Direct investments

Foreign project investors are turning away from Germany

The quality of Germany's business environment seems to be on a decline: The federal economic development agency GTAI anticipates a significant decrease in foreign projects in 2023. What can be done without state funding?

Foreign project investors are turning away from Germany

Foreign companies are showing less interest in Germany. The German government-owned company Germany Trade & Invest (GTAI) expects a decline in foreign direct investments by 18% compared to the previous year, when around 1,800 new establishments and expansions were recorded. However, economic developers do not interpret this trend as a vote of no confidence in Germany as a business location. "We remain the most sought-after location in the European Union for foreign direct investments," said Achim Hartig, Managing Director of GTAI, to Reuters. Hartig also mentioned stronger declines in other countries, such as France.

German companies invest much more in projects abroad than foreign investors coming to Germany. The attractiveness of the location seems to have significantly diminished.

However, the situation is quite complex. The measurement of foreign direct investments can vary, for example based on the balance of investment flows or the number of projects. An analysis by the German Economic Institute (IW) raises alarms. About $132 billion (125 billion euros) in foreign direct investments left Germany in 2022 more than the amount invested in the same period. These were the highest net outflows ever recorded in Germany. While this reflects the high investment activity of German companies abroad, it also indicates the decreasing attractiveness of Germany as a business location, especially considering the inflows have also decreased in absolute numbers. According to a study by the auditor EY, Germany still ranks at the top as the destination for investments in Europe in terms of the number of projects, but the investments are diminishing. In 2022, the number decreased again, contrary to a slightly positive European trend. With only 832 projects, the lowest level since 2013 was reached.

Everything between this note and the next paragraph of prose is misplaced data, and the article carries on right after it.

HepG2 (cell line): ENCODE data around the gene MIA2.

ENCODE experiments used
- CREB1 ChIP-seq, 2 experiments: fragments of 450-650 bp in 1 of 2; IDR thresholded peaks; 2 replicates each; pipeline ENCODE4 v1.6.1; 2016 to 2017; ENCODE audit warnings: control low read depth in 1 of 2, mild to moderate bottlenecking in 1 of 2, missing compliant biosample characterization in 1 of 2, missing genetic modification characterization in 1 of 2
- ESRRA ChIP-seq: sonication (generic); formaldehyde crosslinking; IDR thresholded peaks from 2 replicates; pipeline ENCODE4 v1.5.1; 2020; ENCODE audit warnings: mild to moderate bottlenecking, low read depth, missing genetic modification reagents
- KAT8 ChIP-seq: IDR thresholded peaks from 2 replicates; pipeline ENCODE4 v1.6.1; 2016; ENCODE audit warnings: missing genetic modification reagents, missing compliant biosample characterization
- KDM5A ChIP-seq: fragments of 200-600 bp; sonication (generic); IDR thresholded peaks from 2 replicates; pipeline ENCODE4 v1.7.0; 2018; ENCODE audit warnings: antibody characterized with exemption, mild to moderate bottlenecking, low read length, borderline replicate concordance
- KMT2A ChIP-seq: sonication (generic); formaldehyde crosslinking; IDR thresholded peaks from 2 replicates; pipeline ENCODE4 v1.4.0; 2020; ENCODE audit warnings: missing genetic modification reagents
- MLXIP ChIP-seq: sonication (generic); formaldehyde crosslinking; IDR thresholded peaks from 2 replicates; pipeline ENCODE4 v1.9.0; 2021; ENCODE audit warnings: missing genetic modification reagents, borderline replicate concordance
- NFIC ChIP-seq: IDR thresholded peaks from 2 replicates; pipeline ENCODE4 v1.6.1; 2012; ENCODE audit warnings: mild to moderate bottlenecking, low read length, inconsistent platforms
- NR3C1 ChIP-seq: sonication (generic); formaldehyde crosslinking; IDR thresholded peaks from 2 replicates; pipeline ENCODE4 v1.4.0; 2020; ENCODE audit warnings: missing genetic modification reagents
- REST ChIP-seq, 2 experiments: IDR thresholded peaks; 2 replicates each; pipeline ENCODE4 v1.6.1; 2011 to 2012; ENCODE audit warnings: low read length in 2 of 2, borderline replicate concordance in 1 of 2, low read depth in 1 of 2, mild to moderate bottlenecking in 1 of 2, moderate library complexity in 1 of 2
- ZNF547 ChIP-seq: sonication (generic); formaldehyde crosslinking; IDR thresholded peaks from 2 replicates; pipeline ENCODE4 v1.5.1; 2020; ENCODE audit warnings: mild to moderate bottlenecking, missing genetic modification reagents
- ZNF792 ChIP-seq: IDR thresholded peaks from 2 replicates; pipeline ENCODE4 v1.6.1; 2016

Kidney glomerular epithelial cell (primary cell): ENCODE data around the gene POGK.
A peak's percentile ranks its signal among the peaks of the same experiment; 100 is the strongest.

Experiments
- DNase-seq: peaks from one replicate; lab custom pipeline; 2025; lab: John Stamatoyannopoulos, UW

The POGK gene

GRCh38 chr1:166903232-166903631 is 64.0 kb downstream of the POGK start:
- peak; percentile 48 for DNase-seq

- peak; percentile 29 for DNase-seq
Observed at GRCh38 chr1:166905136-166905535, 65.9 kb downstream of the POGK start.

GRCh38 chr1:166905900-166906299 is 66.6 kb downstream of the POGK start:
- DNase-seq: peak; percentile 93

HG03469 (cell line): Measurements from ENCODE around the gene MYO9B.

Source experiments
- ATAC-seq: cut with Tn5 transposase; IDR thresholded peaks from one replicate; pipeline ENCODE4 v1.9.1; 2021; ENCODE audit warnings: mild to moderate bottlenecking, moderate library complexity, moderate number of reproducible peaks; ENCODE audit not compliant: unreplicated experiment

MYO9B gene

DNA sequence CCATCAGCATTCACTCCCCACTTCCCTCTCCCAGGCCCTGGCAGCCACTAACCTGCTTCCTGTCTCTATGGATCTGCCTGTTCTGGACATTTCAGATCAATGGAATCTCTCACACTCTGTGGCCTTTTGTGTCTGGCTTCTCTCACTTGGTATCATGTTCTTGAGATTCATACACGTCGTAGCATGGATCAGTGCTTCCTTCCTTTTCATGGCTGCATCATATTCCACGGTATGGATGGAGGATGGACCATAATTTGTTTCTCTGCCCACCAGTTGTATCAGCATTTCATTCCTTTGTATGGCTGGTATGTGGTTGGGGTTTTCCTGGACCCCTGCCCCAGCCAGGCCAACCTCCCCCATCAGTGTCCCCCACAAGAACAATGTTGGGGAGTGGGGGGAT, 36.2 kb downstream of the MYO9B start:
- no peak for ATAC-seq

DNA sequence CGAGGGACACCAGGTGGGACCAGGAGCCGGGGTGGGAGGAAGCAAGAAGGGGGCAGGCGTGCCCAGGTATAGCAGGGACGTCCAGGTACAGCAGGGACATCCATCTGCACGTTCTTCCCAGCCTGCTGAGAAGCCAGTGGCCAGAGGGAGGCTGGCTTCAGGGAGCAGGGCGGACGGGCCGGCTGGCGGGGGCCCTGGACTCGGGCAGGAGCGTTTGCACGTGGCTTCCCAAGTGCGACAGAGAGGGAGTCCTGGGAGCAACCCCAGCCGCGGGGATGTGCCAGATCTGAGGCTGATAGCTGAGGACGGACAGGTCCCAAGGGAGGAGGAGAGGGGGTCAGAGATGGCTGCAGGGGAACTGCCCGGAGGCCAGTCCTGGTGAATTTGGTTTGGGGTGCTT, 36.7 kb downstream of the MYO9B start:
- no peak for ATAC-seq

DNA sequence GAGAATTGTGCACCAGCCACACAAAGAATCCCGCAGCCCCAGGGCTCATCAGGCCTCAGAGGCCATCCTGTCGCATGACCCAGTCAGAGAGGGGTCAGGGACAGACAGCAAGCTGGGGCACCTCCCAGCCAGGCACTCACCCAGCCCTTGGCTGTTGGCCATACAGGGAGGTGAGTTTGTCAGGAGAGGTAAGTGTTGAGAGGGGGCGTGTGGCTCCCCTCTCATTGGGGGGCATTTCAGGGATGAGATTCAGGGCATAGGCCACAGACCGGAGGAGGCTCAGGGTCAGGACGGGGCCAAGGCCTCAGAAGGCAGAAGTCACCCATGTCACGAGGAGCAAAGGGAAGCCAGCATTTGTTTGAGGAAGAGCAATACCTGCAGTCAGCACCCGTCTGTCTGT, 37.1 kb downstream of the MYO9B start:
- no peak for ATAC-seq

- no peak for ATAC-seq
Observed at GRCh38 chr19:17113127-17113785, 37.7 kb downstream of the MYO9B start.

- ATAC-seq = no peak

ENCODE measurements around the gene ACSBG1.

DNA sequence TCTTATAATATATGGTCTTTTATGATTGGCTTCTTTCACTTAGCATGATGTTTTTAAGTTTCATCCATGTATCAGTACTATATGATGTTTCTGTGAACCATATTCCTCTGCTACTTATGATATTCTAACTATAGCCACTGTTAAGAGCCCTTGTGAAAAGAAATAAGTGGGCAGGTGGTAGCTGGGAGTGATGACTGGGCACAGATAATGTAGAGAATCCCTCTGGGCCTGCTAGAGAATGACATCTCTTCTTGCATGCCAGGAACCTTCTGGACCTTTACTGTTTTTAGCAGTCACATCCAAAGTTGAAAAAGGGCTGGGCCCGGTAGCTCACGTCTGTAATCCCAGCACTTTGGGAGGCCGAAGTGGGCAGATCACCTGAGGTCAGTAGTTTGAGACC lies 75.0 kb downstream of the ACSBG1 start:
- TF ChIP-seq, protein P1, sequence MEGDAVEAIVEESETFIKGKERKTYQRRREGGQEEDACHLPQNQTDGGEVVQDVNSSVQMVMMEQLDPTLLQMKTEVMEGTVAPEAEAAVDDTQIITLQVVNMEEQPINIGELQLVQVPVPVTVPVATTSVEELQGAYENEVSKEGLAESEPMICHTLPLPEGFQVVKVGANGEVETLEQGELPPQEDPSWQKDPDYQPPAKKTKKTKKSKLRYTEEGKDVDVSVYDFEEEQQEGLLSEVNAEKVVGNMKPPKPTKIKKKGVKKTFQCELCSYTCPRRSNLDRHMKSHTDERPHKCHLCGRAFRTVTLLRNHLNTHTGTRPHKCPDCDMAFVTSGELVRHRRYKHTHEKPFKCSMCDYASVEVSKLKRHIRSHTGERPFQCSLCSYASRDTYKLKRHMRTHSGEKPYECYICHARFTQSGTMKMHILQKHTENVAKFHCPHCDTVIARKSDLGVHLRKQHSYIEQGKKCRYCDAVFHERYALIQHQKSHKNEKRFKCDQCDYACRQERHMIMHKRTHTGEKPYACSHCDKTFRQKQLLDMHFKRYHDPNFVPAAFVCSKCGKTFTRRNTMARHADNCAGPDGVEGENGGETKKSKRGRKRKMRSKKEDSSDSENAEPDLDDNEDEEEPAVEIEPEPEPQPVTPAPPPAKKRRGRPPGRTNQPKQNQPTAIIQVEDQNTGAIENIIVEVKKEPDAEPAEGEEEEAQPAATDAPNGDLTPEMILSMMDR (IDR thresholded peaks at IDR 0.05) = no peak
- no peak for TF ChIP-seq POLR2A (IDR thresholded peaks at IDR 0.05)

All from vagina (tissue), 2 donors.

Investment weakness persists

Not only foreign companies are currently hesitating with investments in Germany, but also German companies. According to a recent survey by the German Economic Institute (IW), only 27% plan higher investment spending for 2024 than in the current year, while 36% plan lower budgets. "The investment weakness will not be overcome in 2024," concludes the IW.

Looking at 2023, Hartig emphasizes the high quality of the projects. Alone, 16 investments with a volume of more than 100 million euros have been committed so far – including six in the billion-euro range. Recently, the US pharmaceutical company Eli Lilly announced an investment of around 2.3 billion euros in a new plant in Alzey, Rhineland-Palatinate. The largest investment comes from the energy company BP, which plans to spend 6.8 billion euros on two wind farms in the North Sea. Also, three data centers in Berlin, Wustermark in Brandenburg, and Hanau in Hesse are each expected to exceed the billion-euro mark. Apple, in turn, plans to massively expand its European center for chip design in Munich, with around 1 billion euros.